Full grazing or indoor feeding of fresh herbage and partial grazing are common feeding systems for dairy cows in Switzerland. Project Hohenrain II investigated a comparison of three different grassland-based milk production systems, a partial grazing with indoor feeding of fresh grass with reduced and increased concentrate supplementation was compared with the full grazing system with seasonal calving and no concentrate supplementation during three years. In the years 2014 and 2015, herbage from pastures and for fresh indoor feeding were regularly taken during the growing periods and the minerals calcium (Ca), phosphorus (P), magnesium (Mg), potassium (K), sodium (Na), copper ( Cu), iron (Fe), manganese (Mn) and zinc (Zn) were analysed. Herbage from pastures had significantly lower Ca and higher P, K, Cu and Zn contents than herbage for fresh indoor feeding. This is mainly due to the different stages of development of the herbage. No significant differences were determined in the Mg content. Apart from the sodium content, the mineral contents varied significantly in the herbage during the growing periods. With the feeding of herbage, the needs of a dairy cow up to a milk yield of 30 kg per day could be covered by Ca, P, K, Cu, Fe and Mn. On the other hand, this was not the case for Mg, Na and Zn.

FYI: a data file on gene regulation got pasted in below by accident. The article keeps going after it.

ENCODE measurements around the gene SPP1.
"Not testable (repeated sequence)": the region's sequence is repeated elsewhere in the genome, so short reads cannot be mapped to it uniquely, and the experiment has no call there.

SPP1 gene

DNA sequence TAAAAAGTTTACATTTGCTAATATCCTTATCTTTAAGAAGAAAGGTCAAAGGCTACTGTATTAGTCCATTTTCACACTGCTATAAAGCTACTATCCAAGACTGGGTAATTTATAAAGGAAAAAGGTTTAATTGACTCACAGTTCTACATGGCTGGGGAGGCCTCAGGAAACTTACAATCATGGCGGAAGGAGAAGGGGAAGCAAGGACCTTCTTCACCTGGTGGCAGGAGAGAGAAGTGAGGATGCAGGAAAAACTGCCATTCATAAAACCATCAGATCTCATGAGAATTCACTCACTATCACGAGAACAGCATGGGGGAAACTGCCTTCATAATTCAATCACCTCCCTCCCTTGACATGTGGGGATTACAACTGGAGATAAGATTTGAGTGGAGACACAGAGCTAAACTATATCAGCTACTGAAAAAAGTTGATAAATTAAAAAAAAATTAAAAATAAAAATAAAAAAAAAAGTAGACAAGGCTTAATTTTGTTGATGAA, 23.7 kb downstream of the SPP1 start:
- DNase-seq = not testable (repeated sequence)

Although milk-production oriented (MPO) cow breeds have also become established in the mountain region, farms with the dual-purpose ‘Original Simmental’ breed are proving to be economically viable, with lower costs and higher direct payments making up for lower revenues from milk.
High milk yields before drying-off increase the risk of udder infections during the dry period. An online survey highlights what drying-off methods are currently used and how farmers rate the ‘incomplete milking’ approach for reducing milk yield.
Herholz C., Siegwart J., Bruckmaier R.M., Rytz E., Lamon I., Muhr M. und Stirnimann R.
In both sport and alternative agriculture, horses are once again being used as draught animals. Efficient power transmission plays an important role in the wellbeing of draught horses.